To execute a query in parallel, Oracle Database generally creates a set of producer parallel execution servers and a set of consumer parallel execution servers. The producer server retrieves rows from tables and the consumer server performs operations such as join, sort, DML, and DDL on these rows. Each server in the producer set has a connection to each server in the consumer set. The number of virtual connections between parallel execution servers increases as the square of the degree of parallelism.
Each communication channel has at least one, and sometimes up to four memory buffers, which are allocated from the shared pool. Multiple memory buffers facilitate asynchronous communication among the parallel execution servers.
A single-instance environment uses at most three buffers for each communication channel. An Oracle Real Application Clusters environment uses at most four buffers for each channel. Figure 8-3 illustrates message buffers and how producer parallel execution servers connect to consumer parallel execution servers.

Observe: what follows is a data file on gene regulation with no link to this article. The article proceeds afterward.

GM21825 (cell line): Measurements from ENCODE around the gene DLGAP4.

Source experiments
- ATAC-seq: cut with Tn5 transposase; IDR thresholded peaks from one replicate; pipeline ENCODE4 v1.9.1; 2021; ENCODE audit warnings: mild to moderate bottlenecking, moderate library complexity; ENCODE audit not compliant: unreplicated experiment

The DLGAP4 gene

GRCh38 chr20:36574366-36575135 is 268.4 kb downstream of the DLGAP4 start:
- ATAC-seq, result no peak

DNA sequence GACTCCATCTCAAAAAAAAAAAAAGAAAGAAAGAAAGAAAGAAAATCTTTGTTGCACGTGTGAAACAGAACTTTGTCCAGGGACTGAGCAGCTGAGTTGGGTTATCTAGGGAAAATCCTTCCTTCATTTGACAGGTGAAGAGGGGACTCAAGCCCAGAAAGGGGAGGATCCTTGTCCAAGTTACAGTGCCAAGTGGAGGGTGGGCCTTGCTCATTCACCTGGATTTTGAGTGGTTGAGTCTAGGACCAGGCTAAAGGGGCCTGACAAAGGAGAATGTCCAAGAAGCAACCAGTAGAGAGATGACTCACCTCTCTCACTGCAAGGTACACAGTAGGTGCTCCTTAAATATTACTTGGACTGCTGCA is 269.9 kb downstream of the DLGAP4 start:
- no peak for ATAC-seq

Figure 8-3 Parallel Execution Server Connections and Buffers
When a connection is between two processes on the same instance, the servers communicate by passing the buffers back and forth in memory (in the shared pool). When the connection is between processes in different instances, the messages are sent using external high-speed network protocols over the interconnect. In Figure 8-3, the DOP equals the number of parallel execution servers, which in this case is n. Figure 8-3 does not show the parallel execution coordinator. Each parallel execution server actually has an additional connection to the parallel execution coordinator. It is important to size the shared pool adequately when using parallel execution. If there is not enough free space in the shared pool to allocate the necessary memory buffers for a parallel server, it fails to start.